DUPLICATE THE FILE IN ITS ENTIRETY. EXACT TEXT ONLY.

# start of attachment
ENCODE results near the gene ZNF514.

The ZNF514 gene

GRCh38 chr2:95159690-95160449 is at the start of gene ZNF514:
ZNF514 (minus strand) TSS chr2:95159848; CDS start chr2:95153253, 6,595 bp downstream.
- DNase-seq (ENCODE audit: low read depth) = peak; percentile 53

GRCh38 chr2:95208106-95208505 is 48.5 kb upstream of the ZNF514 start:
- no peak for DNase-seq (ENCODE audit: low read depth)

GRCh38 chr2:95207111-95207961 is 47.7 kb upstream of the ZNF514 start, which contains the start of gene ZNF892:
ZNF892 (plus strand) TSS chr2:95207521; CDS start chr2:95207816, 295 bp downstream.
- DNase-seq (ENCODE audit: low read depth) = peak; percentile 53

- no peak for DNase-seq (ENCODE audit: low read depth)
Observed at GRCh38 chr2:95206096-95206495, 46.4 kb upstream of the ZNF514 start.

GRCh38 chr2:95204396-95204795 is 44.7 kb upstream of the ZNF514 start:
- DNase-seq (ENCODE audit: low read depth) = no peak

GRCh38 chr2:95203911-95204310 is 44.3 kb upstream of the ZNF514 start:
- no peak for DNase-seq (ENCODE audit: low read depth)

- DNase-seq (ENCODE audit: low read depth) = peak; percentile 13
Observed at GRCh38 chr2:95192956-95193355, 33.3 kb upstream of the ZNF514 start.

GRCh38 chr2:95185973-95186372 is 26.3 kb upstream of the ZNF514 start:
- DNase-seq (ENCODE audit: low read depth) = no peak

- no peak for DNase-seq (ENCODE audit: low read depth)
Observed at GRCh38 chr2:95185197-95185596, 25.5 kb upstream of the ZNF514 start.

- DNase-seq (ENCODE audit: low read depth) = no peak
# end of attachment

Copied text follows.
ENCODE results near the gene ZNF514.

The ZNF514 gene

GRCh38 chr2:95159690-95160449 is at the start of gene ZNF514:
ZNF514 (minus strand) TSS chr2:95159848; CDS start chr2:95153253, 6,595 bp downstream.
- DNase-seq (ENCODE audit: low read depth) = peak; percentile 53

GRCh38 chr2:95208106-95208505 is 48.5 kb upstream of the ZNF514 start:
- no peak for DNase-seq (ENCODE audit: low read depth)

GRCh38 chr2:95207111-95207961 is 47.7 kb upstream of the ZNF514 start, which contains the start of gene ZNF892:
ZNF892 (plus strand) TSS chr2:95207521; CDS start chr2:95207816, 295 bp downstream.
- DNase-seq (ENCODE audit: low read depth) = peak; percentile 53

- no peak for DNase-seq (ENCODE audit: low read depth)
Observed at GRCh38 chr2:95206096-95206495, 46.4 kb upstream of the ZNF514 start.

GRCh38 chr2:95204396-95204795 is 44.7 kb upstream of the ZNF514 start:
- DNase-seq (ENCODE audit: low read depth) = no peak

GRCh38 chr2:95203911-95204310 is 44.3 kb upstream of the ZNF514 start:
- no peak for DNase-seq (ENCODE audit: low read depth)

- DNase-seq (ENCODE audit: low read depth) = peak; percentile 13
Observed at GRCh38 chr2:95192956-95193355, 33.3 kb upstream of the ZNF514 start.

GRCh38 chr2:95185973-95186372 is 26.3 kb upstream of the ZNF514 start:
- DNase-seq (ENCODE audit: low read depth) = no peak

- no peak for DNase-seq (ENCODE audit: low read depth)
Observed at GRCh38 chr2:95185197-95185596, 25.5 kb upstream of the ZNF514 start.

- DNase-seq (ENCODE audit: low read depth) = no peak